BWCA Entry Point, Route, and Trip Report Blog

December 04 2020

Entry Point 50 - Cross Bay Lake

Cross Bay Lake entry point allows overnight paddle only. This entry point is supported by Gunflint Ranger Station near the city of Grand Marais, MN. The distance from ranger station to entry point is 45 miles. Access is thru the Cross River with two portages to Ham Lake and a 24-rod portage to Cross Bay Lake. This area was affected by blowdown in 1999.

Number of Permits per Day: 3
Elevation: 1670 feet
Latitude: 48.0760
Longitude: -90.8222
Cross Bay Lake - 50

3 day trip into Ham lake

by HookandAntler
Trip Report

Entry Date: August 14, 2020
Entry Point: Cross Bay Lake
Number of Days: 3
Group Size: 2

Trip Introduction:
Three day quick trip up to ham lake and back, weather and fishing weren't great but it was still a great time

Day 1 of 3


Friday, August 14, 2020We were cheap and it ended up costing us. Driving out of Grand Marias we drove past hotel after hotel and decided to instead crash in the tent at the entry point parking lot. After a night of restless sleep and hearing the trucks flying past the gravel road next to us. Our groggy behavior was evident right away as both of us misread the map and hopped back and forth over a beaver damn three times until we figured out our mistake from there it was a simple a couple of portages until our canoe graced the waters of ham lake. We pushed through it as our ultimate destination was further down the line: Long Island Lake. After three hours of restless sleep we were both wiped by the time we got to Rib Lake and seeing the campsite open it was hard to deny the open arms it possessed as it call to us. Logan and I both decided that it was a good stopping point for the day.... we had only made it half the distance that we had hoped but it would have to be enough. Soon enough the tent was up and food was settled in our stomachs looking out at the waves and the swift moving water as the breeze rustled the hairs on my arm. I knew that the drift down Rib would be easy and relaxing but was unsure about the speed and how hard it would be to paddle back. We had no choice but to get out and try to catch supper. Drifting down the lake with the wind at our back it quickly became apparent why this lake is a layover lake and not a destination one. The largest fish we had was a 16 inch string bean slime ball of a northern pike. Not big enough for the frying pan... The rest of the fish were smaller. The smallies we caught while fun to fight provided us with no food as well. Paddling into camp just as a storm was settling in we huddled under a tarp for some Knorr sides chicken flavored rice and then crashed in our bags hoping for a better day tomorrow.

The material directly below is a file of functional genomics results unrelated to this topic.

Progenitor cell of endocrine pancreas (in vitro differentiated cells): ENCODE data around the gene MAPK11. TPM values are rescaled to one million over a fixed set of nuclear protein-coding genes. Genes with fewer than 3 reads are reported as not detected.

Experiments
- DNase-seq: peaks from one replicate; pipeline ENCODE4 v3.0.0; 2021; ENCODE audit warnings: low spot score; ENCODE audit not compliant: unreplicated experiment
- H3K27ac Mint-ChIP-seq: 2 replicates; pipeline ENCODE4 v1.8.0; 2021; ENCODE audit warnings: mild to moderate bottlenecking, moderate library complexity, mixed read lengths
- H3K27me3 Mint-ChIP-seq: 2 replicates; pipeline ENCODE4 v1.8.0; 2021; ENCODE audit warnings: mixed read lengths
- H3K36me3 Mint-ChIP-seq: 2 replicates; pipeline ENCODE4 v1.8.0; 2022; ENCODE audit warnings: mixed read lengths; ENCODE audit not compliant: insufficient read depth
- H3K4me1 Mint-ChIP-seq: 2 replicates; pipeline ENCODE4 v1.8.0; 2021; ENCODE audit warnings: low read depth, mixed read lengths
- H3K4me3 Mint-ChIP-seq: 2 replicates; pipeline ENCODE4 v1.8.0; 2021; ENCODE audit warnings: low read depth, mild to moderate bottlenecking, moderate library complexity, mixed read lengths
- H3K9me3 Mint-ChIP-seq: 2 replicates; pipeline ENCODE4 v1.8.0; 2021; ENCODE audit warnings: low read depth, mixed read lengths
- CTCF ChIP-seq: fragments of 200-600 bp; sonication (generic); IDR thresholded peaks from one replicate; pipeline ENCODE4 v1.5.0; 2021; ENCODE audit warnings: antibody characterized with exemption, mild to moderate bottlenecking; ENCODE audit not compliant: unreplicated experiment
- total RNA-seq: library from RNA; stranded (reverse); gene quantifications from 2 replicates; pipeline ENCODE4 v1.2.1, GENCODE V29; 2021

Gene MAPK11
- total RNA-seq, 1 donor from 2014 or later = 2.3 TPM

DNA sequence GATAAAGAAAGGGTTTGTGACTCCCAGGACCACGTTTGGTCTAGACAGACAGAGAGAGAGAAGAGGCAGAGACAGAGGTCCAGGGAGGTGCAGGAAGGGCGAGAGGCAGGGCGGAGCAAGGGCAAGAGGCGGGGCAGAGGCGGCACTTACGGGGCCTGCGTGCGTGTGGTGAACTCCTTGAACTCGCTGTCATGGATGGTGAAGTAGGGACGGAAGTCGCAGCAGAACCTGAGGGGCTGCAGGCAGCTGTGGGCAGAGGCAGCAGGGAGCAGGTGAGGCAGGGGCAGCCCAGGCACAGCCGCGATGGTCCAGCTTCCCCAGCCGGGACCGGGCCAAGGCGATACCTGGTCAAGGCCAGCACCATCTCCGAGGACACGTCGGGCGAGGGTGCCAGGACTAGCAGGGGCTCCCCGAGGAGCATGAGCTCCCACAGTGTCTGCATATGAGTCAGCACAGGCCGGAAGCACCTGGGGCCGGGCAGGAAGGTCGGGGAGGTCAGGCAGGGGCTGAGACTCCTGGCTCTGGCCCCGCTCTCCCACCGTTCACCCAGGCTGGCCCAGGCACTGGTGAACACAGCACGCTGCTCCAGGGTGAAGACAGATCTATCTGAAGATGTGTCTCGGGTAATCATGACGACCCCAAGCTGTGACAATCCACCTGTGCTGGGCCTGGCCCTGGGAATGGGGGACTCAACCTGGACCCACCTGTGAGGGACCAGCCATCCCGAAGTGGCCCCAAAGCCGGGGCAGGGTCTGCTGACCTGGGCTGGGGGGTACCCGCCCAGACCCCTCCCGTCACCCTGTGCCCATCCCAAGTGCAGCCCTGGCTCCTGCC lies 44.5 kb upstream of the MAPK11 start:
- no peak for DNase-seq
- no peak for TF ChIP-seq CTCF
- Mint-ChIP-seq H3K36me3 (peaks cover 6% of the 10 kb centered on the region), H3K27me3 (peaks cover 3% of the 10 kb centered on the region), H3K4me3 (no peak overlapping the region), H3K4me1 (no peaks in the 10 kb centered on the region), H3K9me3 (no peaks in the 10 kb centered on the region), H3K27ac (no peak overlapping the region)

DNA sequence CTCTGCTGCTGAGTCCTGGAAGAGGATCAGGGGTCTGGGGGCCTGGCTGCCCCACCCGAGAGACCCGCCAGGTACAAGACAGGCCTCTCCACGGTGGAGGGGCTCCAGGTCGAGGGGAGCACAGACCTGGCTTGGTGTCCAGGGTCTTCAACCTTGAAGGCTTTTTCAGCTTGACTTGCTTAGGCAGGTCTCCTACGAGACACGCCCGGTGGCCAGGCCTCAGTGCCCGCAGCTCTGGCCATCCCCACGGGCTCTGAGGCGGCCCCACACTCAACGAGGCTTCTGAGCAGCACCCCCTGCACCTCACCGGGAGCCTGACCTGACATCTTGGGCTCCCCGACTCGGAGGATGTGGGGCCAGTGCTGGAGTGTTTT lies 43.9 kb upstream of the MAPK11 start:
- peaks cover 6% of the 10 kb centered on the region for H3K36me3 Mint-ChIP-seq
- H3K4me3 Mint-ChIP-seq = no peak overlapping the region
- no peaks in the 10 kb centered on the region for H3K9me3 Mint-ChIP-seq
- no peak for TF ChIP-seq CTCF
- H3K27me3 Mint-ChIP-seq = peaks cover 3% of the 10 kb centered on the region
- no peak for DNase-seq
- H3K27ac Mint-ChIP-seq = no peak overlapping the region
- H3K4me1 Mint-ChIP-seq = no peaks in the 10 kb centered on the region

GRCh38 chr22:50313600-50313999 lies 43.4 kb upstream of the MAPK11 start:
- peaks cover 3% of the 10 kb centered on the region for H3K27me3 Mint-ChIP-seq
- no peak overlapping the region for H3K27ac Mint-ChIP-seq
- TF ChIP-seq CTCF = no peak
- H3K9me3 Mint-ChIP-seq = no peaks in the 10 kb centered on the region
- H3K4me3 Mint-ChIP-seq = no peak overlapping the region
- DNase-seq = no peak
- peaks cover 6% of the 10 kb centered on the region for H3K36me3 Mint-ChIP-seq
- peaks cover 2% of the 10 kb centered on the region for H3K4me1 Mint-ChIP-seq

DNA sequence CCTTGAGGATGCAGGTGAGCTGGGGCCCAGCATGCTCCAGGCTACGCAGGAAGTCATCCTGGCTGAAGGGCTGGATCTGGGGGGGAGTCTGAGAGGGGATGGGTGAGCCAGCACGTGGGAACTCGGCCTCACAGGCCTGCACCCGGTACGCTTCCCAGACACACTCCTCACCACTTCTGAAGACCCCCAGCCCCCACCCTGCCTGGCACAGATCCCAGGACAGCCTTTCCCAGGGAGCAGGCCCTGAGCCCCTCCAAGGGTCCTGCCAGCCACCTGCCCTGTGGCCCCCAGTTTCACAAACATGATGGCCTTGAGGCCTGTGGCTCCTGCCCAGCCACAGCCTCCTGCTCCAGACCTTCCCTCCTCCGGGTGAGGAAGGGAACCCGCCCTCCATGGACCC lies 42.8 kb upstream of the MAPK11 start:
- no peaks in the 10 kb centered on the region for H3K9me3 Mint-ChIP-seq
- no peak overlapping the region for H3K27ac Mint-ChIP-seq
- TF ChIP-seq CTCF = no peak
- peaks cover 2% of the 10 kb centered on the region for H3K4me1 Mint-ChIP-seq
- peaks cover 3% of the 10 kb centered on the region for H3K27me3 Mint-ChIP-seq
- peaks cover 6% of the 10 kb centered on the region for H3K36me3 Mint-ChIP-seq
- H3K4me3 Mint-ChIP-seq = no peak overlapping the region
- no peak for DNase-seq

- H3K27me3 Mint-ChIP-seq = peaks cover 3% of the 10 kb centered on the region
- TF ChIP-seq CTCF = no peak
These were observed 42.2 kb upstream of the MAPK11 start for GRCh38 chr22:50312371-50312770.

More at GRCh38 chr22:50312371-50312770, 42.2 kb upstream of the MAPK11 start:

Day 2 of 3